Six months before Black Tuesday, the Wall Street Crash of 1929, two German philosophers met to debate in a Swiss town that was trying to make a name for itself as a center for intellectual tourism, Davos. The previous year Einstein had lectured there and played violin to entertain visitors.
The philosophical protagonists were Ernst Cassirer and Martin Heidegger. Underpinning the abstractions of their argument was a fundamental question: was technology elevating humanity, or destroying it?
Cassirer was an idealist, fascinated by the challenges of modernity. What did Einstein’s Theory of General Relativity mean for the theory of knowledge? What were the philosophical implications of quantum mechanics? And yet in grappling with these problems, he also confronted the possibility that physicists and mathematicians, not philosophers, were better placed to answer them or advance beyond them.
He saw technology and rationality as soulless and dehumanizing. His philosophy placed human beings in the middle of blood, soil and action. But his anti-intellectualism and nationalist mythology also made philosophy redundant. A world peopled by Heidegger’s heroes would have little time for thinking and place little value in it.
In Davos, under the very technical constraints in which they debated, Heidegger won and Cassirer lost. Heidegger’s victory symbolised the crisis of liberal intellectuals. They lost philosophically, they would go on to lose politically.
That same year Cassirer, German, but from a family of Polish Jews, fled his professorship in Hamburg to spend the rest of his life abroad.
Nationalist nihilism triumphed intellectually over cosmopolitan idealism.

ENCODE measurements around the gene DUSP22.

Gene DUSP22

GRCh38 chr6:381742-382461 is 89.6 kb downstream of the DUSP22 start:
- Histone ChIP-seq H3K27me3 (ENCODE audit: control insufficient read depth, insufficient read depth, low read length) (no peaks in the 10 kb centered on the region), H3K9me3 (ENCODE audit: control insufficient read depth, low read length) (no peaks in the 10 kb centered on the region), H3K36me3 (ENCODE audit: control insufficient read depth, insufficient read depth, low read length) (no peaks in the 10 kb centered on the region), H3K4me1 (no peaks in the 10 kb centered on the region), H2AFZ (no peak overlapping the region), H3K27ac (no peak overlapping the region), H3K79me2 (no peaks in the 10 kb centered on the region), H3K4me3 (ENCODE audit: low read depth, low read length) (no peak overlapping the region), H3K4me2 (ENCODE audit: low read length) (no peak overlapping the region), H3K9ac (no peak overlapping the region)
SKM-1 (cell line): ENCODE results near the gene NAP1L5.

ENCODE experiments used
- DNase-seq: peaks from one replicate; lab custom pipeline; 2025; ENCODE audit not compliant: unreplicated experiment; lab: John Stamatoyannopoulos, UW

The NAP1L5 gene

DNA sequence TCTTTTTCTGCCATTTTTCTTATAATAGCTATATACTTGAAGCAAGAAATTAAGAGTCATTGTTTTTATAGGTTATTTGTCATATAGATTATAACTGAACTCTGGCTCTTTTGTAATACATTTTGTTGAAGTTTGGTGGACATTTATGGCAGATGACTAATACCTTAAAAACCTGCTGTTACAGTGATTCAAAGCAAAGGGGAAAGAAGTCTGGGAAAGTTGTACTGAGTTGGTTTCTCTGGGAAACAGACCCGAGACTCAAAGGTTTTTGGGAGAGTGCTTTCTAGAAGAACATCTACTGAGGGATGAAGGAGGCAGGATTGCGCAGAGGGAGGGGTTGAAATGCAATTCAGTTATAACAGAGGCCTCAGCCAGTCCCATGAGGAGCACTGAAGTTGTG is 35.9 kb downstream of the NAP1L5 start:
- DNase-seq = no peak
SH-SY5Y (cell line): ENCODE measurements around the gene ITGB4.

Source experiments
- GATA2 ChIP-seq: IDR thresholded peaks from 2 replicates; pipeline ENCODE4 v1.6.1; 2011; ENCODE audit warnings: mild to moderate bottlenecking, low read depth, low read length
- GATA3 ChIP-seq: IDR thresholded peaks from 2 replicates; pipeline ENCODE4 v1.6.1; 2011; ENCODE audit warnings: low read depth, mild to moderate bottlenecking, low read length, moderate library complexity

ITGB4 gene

Today I work for an organization that brings people together in Davos: the World Economic Forum. There are professors there, but there are also business leaders and politicians and more. The language is less academic but the questions remain. Is technology our friend or foe? Are we rootless cosmopolitans or planted in nationalism? Are we people of action or of words?
Today’s intellectual crisis of confidence is not over philosophy but globalization. And the future that has western economies wondering is not Germany’s but America’s.
Three possible American futures beckoned, Huntington said: cosmopolitan, imperial and national. In the first, the world remakes America, and globalisation and multiculturalism trump national identity. In the second, America remakes the world: Unchallenged by a rival superpower, America would attempt to reshape the world according to its values, taking to other shores its democratic norms and aspirations. In the third, America remains America: It resists the blandishments — and falseness — of cosmopolitanism, and reins in the imperial impulse. Huntington made no secret of his own preference: an American nationalism "devoted to the preservation and enhancement of those qualities that have defined America since its founding." His stark sense of realism had no patience for the globalism of the Clinton era. The culture of "Davos Man" — named for the watering hole of the global elite — was disconnected from the call of home and hearth and national soil.
Huntington’s myth was the American dream.
It was only for the white, Anglo-Saxon and Protestant: "There is no Americano dream. There is only the American dream created by an Anglo-Protestant society. Mexican-Americans will share in that dream and in that society only if they dream in English."
The Huntingtons and the Heideggers are once more in the ascendant.
A year before his death, in 1944, Ernst Cassirer wrote an explanation of what he thought had happened to Germany in The Myth of the State:
In politics we are always living on volcanic soil. We must be prepared for abrupt convulsions and eruptions. In all critical moments in man’s social life, the rational forces that resist the rise of the old mythical conceptions are no longer sure of themselves. In these moments the time for myth has come again. For myth has not been really vanquished and subjugated. It is always there, lurking in the dark and awaiting its hour and opportunity. The hour comes as soon as the other binding forces of man’s social life, for one reason or another, lose their strength and are no longer able to combat the demonic mythical powers.
He did not survive the war. Heidegger did.
Adrian Monck is head of public engagement and foundations, and a member of the managing board of the World Economic Forum
This article is published in partnership with the World Economic Forum Annual Meeting 2017